Excerpt from The Wedding Party by Liu Xinwu, plus links to reviews, author biography & more

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The Wedding Party

by Liu Xinwu

The Wedding Party by Liu Xinwu X
The Wedding Party by Liu Xinwu
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  • First Published:
    Dec 2021, 400 pages

    Paperback:
    Nov 2021, 399 pages

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Book Reviewed by:
Will Heath
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Print Excerpt

Chapter 23
A young hoodlum approaches the Bell and Drum Towers—it's not looking good.

To many adults, the Great Proletarian Cultural Revolution feels like it happened just yesterday. Ten years of turmoil put a sudden stop to many developments that had been well underway. When the chaos was over and people tried to pick up the threads of the past as they righted themselves, they had no choice but to treat the last decade as a blank, as if time had frozen in the summer of 1966 and thawed in the fall of '76. For the last few years, newspapers have been referring to writers in their late thirties, or even those pushing fifty, as "young authors." Most people, including the writers themselves, feel they deserve to have ten years deducted from their actual age.

But what about those born just as the Cultural Revolution was kicking off? Aged sixteen in 1982, they've lived through infancy, childhood, and their teenage years, and are now about to enter young adulthood. They've been quietly growing up.

One of them is now walking north along Drum Tower Street.

His name is Yao Xiangdong—"Xiangdong" as in "facing Dong," meaning Mao Zedong. Many people his age have "Dong" in their names: "defending Dong," "establishing Dong," "praising Dong," and so on. (Names referencing more controversial individuals, such as Weibiao—"protecting Lin Biao"—or Xueqing—"learning from Jiang Qing"—were swiftly changed after their namesakes' fall from grace.) In kindergarten, their minders sang lullabies about "defeating turncoats, traitors, and thieves of work." Toward the end of elementary school, their teachers told the story of Grandpa Liu Shaoqi's great achievements. During the time of "open-door schools," they took part in activities to "further the journey of Socialism and block the road of capitalism," and the teachers raised their awareness by screening the Maoist film Pine Ridge and calling a session afterward for them to denounce the character Qian Guang's selfish, corrupt behavior. When they were about to graduate from middle school, the national obsession with grades was at its height, and in order to help get them into a good high school, the teachers worked on their writing abilities by screening Dawn of New Hopes and getting them to write critiques of the extreme leftists violently trampling the reasonable hopes of country folk. Society told them love and money were shameful, but now love is everywhere, and households with more than ten thousand yuan are lauded, sending a signal that having more money is glorious. At this young age, having barely experienced anything, central nervous systems still not fully developed, they had to deal with these enormous, constant dramatic reversals. What psychiatric problems and mindsets did they develop as a result?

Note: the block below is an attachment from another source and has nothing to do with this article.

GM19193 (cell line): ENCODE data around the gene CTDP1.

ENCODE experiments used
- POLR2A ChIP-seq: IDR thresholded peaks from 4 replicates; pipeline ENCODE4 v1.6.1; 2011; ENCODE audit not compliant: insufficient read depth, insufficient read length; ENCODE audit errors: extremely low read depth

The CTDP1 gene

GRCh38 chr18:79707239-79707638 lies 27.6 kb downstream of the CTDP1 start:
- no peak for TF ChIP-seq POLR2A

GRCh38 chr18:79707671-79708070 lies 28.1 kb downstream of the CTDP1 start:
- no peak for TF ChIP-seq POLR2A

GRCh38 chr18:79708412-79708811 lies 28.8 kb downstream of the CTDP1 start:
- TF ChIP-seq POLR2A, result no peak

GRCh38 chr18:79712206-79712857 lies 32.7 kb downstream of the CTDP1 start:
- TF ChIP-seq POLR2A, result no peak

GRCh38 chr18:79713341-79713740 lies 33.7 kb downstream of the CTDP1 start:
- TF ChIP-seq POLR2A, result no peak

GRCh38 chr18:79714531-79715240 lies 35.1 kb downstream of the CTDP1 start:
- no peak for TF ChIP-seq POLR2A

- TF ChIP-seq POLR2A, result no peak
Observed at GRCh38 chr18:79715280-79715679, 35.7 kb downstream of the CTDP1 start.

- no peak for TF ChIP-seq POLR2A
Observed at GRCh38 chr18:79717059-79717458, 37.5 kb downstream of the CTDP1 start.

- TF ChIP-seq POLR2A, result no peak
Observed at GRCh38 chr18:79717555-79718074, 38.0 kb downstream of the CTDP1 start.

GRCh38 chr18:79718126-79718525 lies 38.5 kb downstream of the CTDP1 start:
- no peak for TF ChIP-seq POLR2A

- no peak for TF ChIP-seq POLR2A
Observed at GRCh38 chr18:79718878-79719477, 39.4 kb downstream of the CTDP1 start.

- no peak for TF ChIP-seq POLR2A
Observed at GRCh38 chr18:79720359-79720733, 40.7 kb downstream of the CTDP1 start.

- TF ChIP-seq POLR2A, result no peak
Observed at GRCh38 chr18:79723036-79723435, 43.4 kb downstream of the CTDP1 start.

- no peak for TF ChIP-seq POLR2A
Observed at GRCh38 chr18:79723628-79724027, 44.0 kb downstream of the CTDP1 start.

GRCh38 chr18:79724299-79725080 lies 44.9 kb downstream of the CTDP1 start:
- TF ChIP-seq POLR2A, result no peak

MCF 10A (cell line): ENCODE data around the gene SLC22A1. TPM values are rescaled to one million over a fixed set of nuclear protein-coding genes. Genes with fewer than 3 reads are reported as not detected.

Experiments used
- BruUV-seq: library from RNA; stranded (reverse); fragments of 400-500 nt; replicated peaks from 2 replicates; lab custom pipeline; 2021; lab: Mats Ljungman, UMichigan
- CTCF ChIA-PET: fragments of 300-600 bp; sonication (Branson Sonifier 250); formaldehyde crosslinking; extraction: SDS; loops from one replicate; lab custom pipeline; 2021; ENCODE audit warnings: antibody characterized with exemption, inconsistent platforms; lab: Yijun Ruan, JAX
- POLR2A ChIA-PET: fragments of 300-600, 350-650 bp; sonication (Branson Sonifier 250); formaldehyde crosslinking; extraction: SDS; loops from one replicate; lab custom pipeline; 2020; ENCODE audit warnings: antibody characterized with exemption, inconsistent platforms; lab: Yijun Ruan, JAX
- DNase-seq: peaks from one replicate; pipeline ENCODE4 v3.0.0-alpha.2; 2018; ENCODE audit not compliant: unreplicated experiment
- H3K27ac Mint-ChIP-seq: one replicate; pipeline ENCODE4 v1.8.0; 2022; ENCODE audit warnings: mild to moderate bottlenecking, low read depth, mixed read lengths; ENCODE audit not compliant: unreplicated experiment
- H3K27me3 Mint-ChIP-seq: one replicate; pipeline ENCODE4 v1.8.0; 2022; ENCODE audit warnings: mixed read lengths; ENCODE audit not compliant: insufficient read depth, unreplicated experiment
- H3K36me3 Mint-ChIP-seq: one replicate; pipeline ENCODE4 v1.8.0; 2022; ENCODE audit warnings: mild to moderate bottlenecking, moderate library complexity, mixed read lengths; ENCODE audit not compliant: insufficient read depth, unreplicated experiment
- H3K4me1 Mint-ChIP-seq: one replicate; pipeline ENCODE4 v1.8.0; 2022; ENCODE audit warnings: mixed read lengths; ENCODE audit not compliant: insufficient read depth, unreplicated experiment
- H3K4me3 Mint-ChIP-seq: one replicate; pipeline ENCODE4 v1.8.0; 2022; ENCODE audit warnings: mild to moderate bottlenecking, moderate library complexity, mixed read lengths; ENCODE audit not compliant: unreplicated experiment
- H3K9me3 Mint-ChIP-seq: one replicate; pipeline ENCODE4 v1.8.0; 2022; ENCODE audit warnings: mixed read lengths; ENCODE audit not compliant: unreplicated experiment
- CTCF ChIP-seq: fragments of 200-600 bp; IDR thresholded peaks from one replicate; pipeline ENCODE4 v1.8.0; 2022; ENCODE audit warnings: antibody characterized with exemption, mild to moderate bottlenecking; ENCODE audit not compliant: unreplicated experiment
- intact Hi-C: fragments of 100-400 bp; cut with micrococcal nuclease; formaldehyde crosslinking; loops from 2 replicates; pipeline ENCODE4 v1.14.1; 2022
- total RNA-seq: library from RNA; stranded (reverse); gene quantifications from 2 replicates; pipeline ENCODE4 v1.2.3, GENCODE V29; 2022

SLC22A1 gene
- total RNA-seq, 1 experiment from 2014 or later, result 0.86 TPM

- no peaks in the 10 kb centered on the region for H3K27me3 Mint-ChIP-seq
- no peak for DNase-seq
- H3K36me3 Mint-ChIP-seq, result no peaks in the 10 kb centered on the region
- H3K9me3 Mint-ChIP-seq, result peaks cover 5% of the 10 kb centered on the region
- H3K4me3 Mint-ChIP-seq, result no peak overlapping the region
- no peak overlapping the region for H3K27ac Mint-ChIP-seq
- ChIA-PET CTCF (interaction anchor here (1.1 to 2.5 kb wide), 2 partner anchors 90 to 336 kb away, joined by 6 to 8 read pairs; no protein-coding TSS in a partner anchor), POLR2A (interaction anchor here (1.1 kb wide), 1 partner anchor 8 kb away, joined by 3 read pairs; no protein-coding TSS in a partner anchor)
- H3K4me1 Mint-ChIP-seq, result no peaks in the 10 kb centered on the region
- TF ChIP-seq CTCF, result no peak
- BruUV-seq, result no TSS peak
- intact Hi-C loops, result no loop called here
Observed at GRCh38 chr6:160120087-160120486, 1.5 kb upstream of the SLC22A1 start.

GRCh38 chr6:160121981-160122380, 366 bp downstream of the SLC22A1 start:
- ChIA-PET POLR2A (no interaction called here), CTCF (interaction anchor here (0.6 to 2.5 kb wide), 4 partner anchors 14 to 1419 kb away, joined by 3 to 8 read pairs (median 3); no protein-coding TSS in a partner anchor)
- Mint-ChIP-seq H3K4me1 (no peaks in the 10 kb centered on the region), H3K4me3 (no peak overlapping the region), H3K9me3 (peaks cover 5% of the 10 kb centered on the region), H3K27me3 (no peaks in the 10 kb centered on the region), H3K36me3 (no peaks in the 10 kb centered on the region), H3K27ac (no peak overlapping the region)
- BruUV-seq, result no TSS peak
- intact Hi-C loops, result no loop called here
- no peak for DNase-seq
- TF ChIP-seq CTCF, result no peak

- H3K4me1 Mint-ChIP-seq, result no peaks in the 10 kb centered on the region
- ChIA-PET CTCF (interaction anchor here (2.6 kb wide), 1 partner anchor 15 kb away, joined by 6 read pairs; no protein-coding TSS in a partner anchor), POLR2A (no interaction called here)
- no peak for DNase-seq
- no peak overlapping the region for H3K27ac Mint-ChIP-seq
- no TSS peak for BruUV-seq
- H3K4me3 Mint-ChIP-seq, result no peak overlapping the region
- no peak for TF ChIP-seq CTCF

Anyway, Yao Xiangdong is idly walking north along the street, hands in the pockets of his pale-yellow padded windbreaker.

He's just been kicked out of his home. The reason? That pale-yellow windbreaker.

Yao Xiangdong's father is a former army man; in the late 1960s, he switched to being a security guard at a district-level government department. He's always been very strict with Xiangdong. Ever since Xiangdong was four or five, his father's been filling his brain with the notion that he should join the army as soon as he's old enough. Xiangdong's mother is a typist and naturally also hopes her son will grow up quick and become a soldier. When he was a kid, she sewed him a little uniform in army green, complete with red trim on the collar, and of course a tiny soldier's cap adorned with an authentic five-pointed red star—his dad asked an old army buddy to take it off his own cap. Until he was ten or so, Xiangdong's heart brimmed with a sense of superiority, pride, and confidence. "My dad was in the People's Liberation Army, and I'm going to join up when I'm grown! My dad has so many old army buddies. If I live to be grown, he just needs to say a word to them, and I can enlist!"

Excerpted from The Wedding Party by Liu Xinwu. Copyright © 2021 by Liu Xinwu. Excerpted by permission of AmazonCrossing. All rights reserved. No part of this excerpt may be reproduced or reprinted without permission in writing from the publisher.

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